Renewable assignments: Student work adding value to the world

By Christina Hendricks posted on October 29th, 2015

Though faculty might not like to think about them this way, much of the work produced by students in courses at postsecondary institutions ends up being dumped in the trash once it’s marked. David Wiley calls assignments that students just submit to instructors or teaching assistants and that don’t have a life beyond that purpose “disposable assignments”:

“These are assignments that students complain about doing and faculty complain about grading. They’re assignments that add no value to the world – after a student spends three hours creating it, a teacher spends 30 minutes grading it, and then the student throws it away. Not only do these assignments add no value to the world, they actually suck value out of the world.”

Examples from my own courses in Philosophy and Arts One at UBC include exams and academic essays focused on philosophical and fictional works we study in class. Unless they have a clear reason to do so, most students aren’t going to keep the academic essays they’ve written; and for final exams at UBC, the vast majority of my students never see them again after writing them (and it’s me who disposes of them).

Now, of course, it’s not that such assignments have no value at all; they can often serve very well to encourage students to learn and apply information, practice skills, engage in problem solving, and more. And if done well, they can show instructors the level of mastery students have reached. These are important functions!

What Wiley is pointing to, and what I also find important to consider, is the fact that “disposable assignments” don’t provide any further value to the world after they’re completed. But there are ways to engage students in assessment activities that do so, and the ease with which we can now ask students to work in open, online environments expands the opportunity for what Wiley calls “renewable” rather than “disposable” assignments.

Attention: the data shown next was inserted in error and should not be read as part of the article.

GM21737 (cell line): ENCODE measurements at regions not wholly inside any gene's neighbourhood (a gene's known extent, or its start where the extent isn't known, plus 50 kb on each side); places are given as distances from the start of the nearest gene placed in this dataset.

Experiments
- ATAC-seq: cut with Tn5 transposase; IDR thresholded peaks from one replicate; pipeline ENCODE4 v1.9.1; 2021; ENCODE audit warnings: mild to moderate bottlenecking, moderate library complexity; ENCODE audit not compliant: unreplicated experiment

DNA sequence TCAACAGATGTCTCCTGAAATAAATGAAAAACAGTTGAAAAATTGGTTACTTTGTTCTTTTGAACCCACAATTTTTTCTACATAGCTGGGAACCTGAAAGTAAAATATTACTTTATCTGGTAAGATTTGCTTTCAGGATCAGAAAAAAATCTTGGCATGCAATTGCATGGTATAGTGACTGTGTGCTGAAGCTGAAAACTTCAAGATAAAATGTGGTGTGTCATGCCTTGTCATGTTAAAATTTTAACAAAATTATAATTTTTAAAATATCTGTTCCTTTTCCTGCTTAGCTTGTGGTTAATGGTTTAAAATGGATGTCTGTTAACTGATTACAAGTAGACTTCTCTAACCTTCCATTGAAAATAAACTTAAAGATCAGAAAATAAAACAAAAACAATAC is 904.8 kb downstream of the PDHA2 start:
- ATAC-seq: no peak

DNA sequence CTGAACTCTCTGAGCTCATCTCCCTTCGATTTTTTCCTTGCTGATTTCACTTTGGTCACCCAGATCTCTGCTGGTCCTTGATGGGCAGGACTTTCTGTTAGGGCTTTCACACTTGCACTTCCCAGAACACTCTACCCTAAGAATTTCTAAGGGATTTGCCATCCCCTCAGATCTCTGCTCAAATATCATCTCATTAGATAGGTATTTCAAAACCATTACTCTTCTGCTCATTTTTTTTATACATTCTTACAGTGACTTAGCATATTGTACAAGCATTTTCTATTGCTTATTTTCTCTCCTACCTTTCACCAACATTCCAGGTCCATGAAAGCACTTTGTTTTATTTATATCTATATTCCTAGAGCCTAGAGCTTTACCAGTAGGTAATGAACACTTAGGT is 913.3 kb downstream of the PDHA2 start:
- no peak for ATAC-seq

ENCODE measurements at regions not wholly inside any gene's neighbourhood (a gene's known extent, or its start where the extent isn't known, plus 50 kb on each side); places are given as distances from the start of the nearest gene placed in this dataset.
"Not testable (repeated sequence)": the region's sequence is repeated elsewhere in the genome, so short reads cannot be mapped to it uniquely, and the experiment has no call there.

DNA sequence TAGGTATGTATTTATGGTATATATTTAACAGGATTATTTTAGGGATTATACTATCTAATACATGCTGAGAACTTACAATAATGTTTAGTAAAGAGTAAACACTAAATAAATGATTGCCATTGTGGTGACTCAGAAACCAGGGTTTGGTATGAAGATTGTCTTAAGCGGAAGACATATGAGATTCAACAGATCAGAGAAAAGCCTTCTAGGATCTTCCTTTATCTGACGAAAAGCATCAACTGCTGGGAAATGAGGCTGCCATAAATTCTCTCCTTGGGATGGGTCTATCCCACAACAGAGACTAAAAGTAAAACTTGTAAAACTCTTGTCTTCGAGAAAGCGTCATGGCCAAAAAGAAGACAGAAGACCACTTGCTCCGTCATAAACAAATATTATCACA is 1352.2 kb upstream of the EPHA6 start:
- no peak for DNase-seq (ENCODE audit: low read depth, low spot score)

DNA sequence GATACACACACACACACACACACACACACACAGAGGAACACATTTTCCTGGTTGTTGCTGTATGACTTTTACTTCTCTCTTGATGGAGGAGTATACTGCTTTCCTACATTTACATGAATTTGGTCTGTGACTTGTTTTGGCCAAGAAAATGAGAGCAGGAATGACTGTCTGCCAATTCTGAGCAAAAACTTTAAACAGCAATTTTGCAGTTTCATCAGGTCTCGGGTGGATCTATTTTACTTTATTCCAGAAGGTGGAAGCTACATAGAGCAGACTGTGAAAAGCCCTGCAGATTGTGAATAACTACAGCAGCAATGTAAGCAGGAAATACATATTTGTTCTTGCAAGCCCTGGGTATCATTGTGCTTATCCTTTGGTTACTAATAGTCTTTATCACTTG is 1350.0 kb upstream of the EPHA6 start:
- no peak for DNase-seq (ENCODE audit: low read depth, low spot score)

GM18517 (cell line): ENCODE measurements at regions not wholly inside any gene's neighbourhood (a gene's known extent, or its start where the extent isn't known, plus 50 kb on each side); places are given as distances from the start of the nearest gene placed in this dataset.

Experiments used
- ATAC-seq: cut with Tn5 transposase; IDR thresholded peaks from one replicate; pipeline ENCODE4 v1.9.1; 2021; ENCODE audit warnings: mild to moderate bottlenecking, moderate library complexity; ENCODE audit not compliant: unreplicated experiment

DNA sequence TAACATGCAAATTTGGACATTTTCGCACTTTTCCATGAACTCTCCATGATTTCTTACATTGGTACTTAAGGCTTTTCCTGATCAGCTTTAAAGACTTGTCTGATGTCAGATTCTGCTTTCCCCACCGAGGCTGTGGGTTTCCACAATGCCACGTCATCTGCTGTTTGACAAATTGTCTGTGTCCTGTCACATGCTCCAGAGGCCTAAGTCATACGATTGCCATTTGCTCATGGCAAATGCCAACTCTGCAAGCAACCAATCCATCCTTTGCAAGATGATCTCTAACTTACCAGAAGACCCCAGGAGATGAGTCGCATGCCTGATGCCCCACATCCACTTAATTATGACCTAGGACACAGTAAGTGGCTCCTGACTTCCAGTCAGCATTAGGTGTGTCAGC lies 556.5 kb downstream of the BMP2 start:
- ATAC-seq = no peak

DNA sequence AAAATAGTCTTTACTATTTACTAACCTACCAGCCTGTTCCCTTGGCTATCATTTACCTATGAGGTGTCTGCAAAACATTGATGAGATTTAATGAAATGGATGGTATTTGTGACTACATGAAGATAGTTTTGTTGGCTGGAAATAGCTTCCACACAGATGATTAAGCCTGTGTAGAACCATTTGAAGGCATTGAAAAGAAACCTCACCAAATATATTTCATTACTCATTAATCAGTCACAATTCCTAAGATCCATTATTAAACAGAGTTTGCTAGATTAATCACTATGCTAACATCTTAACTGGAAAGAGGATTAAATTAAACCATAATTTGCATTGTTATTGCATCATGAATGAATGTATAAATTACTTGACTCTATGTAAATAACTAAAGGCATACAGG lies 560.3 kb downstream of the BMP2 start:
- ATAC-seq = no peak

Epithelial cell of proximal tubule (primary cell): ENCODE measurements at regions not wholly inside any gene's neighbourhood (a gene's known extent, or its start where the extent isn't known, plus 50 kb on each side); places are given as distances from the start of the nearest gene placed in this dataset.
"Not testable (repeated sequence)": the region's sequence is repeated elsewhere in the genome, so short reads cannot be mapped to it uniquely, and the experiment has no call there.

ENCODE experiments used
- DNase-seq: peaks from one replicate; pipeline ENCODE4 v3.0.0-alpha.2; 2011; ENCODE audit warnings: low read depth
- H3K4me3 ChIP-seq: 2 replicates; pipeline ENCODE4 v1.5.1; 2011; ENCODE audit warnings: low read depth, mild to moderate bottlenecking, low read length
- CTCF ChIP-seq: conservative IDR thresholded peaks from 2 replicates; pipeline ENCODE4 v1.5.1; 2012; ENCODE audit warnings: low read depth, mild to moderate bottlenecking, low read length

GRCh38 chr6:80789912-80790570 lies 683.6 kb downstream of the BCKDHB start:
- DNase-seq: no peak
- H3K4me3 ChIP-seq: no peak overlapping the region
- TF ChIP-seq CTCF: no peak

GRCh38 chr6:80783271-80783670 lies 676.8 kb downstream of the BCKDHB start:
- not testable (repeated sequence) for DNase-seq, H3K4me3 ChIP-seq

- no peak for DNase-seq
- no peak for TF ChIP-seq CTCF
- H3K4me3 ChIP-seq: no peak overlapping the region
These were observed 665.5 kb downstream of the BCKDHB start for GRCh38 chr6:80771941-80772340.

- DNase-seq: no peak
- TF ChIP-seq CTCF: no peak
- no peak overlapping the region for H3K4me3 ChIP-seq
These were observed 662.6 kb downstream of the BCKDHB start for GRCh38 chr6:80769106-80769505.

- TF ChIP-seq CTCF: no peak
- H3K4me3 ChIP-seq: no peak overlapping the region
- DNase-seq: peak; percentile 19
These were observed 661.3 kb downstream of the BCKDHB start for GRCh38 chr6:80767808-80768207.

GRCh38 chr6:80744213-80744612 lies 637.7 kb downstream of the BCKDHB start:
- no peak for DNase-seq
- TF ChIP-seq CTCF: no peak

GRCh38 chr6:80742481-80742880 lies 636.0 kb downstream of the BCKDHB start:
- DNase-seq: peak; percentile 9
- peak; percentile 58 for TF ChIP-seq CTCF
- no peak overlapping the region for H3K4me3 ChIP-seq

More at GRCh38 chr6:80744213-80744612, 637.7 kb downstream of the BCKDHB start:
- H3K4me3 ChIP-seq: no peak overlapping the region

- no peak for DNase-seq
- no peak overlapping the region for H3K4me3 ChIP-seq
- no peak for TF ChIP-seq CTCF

Authentic Assessments

Some may already be familiar with the idea of authentic assessments, which are somewhat related to renewable assignments. According to Svinicki (2004), authentic assessments are assessment activities that (among other things) are similar to what students might do with the skills they are learning in the “real world.” Students are asked to do the kinds of things that the course of study is preparing them to do, “in situations as similar to the contexts in which the related skills are performed as possible” (p. 24). See also Chapter 8 of Modern Classroom Assessment for an overview of authentic assessment.

Examples of authentic assessments include:

  • Students in a Business course work in teams to create a presentation that is similar to a presentation they might need to give in a business setting.
  • Students in a Critical Reasoning course write letters to political representatives, or letters to the editors of newspapers, or posts for news or political blogs, giving clear and sound arguments about a particular ethical or political issue.
  • Students in a Psychology course carefully plan a research project, from doing a literature review to laying out the procedures for how the project would be conducted (with or without then actually collecting and analyzing the data).